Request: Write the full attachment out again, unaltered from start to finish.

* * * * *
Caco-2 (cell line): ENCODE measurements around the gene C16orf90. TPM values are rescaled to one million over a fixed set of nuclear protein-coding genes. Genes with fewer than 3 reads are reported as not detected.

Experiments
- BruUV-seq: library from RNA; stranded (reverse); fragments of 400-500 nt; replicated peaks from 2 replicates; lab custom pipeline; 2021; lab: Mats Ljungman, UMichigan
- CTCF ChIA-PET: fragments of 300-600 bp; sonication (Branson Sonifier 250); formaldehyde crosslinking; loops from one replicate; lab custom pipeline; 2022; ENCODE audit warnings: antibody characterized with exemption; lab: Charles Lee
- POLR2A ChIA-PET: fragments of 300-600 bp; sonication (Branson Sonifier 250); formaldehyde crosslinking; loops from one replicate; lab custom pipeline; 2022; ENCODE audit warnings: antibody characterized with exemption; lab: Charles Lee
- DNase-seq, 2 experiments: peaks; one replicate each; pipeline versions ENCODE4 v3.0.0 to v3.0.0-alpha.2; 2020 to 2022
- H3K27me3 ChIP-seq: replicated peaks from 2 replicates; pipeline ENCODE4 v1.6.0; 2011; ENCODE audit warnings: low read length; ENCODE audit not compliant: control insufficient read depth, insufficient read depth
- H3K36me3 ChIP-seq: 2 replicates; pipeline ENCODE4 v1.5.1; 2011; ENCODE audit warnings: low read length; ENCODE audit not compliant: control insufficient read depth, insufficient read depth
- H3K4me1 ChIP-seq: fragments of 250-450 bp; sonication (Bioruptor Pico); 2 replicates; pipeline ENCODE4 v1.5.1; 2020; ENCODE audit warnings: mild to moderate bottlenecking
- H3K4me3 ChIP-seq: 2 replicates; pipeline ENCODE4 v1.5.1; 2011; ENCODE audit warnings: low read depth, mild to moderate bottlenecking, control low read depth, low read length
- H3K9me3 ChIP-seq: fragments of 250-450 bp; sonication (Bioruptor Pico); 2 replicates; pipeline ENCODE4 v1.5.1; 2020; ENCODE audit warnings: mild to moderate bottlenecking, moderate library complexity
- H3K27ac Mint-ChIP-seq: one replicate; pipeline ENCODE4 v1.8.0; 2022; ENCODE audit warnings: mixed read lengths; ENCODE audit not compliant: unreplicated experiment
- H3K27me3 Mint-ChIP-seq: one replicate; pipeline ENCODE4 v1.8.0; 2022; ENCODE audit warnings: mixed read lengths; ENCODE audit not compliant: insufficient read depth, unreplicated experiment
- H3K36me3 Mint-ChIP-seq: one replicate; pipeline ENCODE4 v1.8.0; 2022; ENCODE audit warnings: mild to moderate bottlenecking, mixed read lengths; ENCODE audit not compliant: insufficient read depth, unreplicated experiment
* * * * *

Caco-2 (cell line): ENCODE measurements around the gene C16orf90. TPM values are rescaled to one million over a fixed set of nuclear protein-coding genes. Genes with fewer than 3 reads are reported as not detected.

Experiments
- BruUV-seq: library from RNA; stranded (reverse); fragments of 400-500 nt; replicated peaks from 2 replicates; lab custom pipeline; 2021; lab: Mats Ljungman, UMichigan
- CTCF ChIA-PET: fragments of 300-600 bp; sonication (Branson Sonifier 250); formaldehyde crosslinking; loops from one replicate; lab custom pipeline; 2022; ENCODE audit warnings: antibody characterized with exemption; lab: Charles Lee
- POLR2A ChIA-PET: fragments of 300-600 bp; sonication (Branson Sonifier 250); formaldehyde crosslinking; loops from one replicate; lab custom pipeline; 2022; ENCODE audit warnings: antibody characterized with exemption; lab: Charles Lee
- DNase-seq, 2 experiments: peaks; one replicate each; pipeline versions ENCODE4 v3.0.0 to v3.0.0-alpha.2; 2020 to 2022
- H3K27me3 ChIP-seq: replicated peaks from 2 replicates; pipeline ENCODE4 v1.6.0; 2011; ENCODE audit warnings: low read length; ENCODE audit not compliant: control insufficient read depth, insufficient read depth
- H3K36me3 ChIP-seq: 2 replicates; pipeline ENCODE4 v1.5.1; 2011; ENCODE audit warnings: low read length; ENCODE audit not compliant: control insufficient read depth, insufficient read depth
- H3K4me1 ChIP-seq: fragments of 250-450 bp; sonication (Bioruptor Pico); 2 replicates; pipeline ENCODE4 v1.5.1; 2020; ENCODE audit warnings: mild to moderate bottlenecking
- H3K4me3 ChIP-seq: 2 replicates; pipeline ENCODE4 v1.5.1; 2011; ENCODE audit warnings: low read depth, mild to moderate bottlenecking, control low read depth, low read length
- H3K9me3 ChIP-seq: fragments of 250-450 bp; sonication (Bioruptor Pico); 2 replicates; pipeline ENCODE4 v1.5.1; 2020; ENCODE audit warnings: mild to moderate bottlenecking, moderate library complexity
- H3K27ac Mint-ChIP-seq: one replicate; pipeline ENCODE4 v1.8.0; 2022; ENCODE audit warnings: mixed read lengths; ENCODE audit not compliant: unreplicated experiment
- H3K27me3 Mint-ChIP-seq: one replicate; pipeline ENCODE4 v1.8.0; 2022; ENCODE audit warnings: mixed read lengths; ENCODE audit not compliant: insufficient read depth, unreplicated experiment
- H3K36me3 Mint-ChIP-seq: one replicate; pipeline ENCODE4 v1.8.0; 2022; ENCODE audit warnings: mild to moderate bottlenecking, mixed read lengths; ENCODE audit not compliant: insufficient read depth, unreplicated experiment